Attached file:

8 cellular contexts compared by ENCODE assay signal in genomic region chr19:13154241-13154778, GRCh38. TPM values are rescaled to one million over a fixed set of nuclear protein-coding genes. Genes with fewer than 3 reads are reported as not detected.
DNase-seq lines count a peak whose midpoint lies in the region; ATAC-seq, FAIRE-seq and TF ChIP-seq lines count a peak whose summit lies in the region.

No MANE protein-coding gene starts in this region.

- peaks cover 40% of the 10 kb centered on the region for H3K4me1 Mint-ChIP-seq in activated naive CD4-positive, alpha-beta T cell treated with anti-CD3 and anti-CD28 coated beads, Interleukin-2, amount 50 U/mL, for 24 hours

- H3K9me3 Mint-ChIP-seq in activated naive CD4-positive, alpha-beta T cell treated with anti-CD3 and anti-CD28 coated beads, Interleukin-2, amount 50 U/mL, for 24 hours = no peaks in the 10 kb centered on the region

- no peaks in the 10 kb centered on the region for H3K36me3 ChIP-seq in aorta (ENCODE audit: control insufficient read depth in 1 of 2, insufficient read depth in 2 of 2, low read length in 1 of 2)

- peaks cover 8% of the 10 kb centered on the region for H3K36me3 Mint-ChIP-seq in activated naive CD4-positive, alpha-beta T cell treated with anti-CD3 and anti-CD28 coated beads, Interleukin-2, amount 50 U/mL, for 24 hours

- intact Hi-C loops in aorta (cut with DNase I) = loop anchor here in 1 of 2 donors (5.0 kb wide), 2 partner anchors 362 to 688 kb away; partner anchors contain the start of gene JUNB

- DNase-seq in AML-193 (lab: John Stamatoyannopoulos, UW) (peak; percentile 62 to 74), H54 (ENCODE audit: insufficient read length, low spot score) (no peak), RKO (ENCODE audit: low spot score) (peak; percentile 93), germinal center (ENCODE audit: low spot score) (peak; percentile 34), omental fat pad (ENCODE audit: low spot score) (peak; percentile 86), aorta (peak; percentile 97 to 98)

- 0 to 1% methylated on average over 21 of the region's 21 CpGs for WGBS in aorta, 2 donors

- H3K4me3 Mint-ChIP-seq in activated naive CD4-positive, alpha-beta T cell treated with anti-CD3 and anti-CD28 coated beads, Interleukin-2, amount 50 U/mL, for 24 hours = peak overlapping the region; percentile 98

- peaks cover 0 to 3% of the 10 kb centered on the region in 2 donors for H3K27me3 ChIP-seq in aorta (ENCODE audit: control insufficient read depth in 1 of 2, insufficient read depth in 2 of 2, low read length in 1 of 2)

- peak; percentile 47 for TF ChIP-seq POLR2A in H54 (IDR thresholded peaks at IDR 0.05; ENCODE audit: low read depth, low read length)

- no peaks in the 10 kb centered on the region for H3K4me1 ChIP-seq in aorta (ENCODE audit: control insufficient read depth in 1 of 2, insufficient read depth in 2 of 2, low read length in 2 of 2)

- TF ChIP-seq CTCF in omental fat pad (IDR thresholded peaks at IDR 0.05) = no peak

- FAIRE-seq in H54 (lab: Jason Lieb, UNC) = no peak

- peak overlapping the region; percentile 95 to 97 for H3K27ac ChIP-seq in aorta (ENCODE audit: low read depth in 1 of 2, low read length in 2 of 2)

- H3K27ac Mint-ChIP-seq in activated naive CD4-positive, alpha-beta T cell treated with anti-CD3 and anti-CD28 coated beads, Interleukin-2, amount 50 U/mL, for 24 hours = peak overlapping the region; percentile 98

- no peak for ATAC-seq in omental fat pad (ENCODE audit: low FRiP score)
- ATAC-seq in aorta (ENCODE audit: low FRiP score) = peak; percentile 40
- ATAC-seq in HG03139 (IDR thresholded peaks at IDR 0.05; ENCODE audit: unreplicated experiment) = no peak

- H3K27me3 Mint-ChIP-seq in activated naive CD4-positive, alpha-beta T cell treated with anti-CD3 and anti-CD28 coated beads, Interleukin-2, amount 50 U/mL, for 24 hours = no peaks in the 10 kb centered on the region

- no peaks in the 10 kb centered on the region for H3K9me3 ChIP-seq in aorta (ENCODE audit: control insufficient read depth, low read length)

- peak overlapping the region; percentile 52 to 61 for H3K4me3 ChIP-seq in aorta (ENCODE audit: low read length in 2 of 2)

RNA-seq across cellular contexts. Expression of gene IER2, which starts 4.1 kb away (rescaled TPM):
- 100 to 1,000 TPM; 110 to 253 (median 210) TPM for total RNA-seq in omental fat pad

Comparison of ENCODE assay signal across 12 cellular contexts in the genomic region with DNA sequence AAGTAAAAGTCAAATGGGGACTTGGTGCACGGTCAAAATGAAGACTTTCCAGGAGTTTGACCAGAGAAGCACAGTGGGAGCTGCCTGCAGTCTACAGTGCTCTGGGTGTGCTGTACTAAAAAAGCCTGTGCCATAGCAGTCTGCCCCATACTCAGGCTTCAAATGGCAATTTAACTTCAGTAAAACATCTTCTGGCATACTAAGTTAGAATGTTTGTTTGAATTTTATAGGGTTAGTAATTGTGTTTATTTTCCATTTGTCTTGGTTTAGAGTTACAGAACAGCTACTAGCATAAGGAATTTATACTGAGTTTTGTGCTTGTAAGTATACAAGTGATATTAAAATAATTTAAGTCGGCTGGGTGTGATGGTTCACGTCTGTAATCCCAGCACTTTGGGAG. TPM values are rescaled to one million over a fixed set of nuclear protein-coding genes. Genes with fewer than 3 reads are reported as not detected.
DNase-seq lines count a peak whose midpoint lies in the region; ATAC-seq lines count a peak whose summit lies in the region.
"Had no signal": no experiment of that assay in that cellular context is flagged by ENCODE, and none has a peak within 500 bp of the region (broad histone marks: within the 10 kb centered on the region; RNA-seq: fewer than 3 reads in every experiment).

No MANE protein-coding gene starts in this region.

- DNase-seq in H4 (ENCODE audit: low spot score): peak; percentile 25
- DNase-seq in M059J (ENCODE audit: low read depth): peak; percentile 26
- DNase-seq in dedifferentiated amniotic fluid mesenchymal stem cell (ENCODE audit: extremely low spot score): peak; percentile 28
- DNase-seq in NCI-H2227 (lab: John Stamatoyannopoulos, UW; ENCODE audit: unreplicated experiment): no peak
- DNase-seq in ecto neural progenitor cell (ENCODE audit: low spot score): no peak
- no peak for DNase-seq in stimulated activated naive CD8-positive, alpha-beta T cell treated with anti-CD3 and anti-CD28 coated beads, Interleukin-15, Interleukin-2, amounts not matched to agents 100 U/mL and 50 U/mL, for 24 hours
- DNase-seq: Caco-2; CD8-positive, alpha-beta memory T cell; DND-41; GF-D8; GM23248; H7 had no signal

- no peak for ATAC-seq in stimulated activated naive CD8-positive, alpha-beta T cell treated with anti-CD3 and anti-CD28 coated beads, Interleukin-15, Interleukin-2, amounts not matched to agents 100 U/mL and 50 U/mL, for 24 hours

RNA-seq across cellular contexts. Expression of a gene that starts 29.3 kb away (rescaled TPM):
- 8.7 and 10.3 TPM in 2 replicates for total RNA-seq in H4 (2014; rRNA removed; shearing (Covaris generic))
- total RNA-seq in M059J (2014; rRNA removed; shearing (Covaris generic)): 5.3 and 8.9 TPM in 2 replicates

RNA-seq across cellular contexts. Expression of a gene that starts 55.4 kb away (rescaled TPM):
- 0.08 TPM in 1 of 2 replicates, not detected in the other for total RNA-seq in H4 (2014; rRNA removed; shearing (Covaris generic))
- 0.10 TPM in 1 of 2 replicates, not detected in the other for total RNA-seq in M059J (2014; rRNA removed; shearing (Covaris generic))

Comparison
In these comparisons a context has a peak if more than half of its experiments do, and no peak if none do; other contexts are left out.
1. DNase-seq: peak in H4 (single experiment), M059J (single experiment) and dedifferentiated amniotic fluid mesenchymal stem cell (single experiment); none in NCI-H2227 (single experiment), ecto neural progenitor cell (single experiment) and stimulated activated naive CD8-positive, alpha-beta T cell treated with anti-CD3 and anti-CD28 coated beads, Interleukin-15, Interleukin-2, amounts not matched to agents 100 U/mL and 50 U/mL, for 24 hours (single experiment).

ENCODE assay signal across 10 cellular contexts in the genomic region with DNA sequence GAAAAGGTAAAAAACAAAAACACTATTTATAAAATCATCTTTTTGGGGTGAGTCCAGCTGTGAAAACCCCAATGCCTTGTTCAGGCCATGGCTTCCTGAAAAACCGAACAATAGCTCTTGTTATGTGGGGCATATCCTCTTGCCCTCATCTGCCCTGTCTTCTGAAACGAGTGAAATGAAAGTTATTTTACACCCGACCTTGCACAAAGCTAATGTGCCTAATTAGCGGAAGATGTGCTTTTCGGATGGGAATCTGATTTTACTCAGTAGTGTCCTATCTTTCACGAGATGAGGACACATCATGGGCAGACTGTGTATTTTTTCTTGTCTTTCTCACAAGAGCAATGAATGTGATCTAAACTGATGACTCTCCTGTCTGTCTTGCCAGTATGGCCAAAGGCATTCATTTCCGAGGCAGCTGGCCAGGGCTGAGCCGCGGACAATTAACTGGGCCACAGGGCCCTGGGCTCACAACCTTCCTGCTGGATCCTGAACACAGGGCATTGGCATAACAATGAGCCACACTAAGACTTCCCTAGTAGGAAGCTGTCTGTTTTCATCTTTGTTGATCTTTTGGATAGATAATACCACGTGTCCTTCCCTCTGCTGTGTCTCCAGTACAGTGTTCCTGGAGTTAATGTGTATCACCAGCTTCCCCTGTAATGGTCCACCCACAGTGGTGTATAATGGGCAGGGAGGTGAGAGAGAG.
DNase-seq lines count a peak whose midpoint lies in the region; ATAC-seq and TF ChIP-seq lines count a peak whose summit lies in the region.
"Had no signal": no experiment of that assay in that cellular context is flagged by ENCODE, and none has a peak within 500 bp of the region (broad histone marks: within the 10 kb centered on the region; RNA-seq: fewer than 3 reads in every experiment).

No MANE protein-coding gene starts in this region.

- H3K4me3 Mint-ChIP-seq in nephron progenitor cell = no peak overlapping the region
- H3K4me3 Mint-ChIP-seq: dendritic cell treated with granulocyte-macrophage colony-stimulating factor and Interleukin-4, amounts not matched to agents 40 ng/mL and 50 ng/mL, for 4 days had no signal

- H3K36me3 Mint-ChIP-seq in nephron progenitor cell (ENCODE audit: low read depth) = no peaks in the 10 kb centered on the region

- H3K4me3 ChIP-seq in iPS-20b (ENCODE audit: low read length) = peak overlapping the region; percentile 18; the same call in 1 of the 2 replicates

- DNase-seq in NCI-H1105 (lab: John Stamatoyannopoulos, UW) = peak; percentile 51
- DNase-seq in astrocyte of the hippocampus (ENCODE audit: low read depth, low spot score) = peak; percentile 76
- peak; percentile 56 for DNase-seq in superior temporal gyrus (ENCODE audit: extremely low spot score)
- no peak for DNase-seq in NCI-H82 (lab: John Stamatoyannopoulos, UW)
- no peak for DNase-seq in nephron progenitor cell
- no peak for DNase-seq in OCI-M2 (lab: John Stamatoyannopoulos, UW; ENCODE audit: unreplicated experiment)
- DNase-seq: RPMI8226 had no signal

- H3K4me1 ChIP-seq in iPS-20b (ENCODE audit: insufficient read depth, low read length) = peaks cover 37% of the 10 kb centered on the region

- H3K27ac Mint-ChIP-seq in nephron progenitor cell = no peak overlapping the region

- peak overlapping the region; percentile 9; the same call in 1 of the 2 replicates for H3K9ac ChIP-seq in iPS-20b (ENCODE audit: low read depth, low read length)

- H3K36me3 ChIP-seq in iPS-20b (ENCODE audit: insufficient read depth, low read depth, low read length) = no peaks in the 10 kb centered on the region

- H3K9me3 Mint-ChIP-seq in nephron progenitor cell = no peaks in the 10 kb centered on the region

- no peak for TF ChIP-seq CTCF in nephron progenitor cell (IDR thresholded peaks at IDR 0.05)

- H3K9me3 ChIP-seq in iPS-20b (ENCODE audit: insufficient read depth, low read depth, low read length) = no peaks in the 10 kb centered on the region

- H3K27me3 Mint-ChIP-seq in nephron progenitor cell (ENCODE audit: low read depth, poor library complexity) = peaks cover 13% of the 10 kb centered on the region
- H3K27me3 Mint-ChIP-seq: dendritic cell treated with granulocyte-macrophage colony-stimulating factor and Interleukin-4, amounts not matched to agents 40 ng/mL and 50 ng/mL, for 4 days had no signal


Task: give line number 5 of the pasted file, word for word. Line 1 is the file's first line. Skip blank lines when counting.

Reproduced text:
- H3K9me3 Mint-ChIP-seq in activated naive CD4-positive, alpha-beta T cell treated with anti-CD3 and anti-CD28 coated beads, Interleukin-2, amount 50 U/mL, for 24 hours = no peaks in the 10 kb centered on the region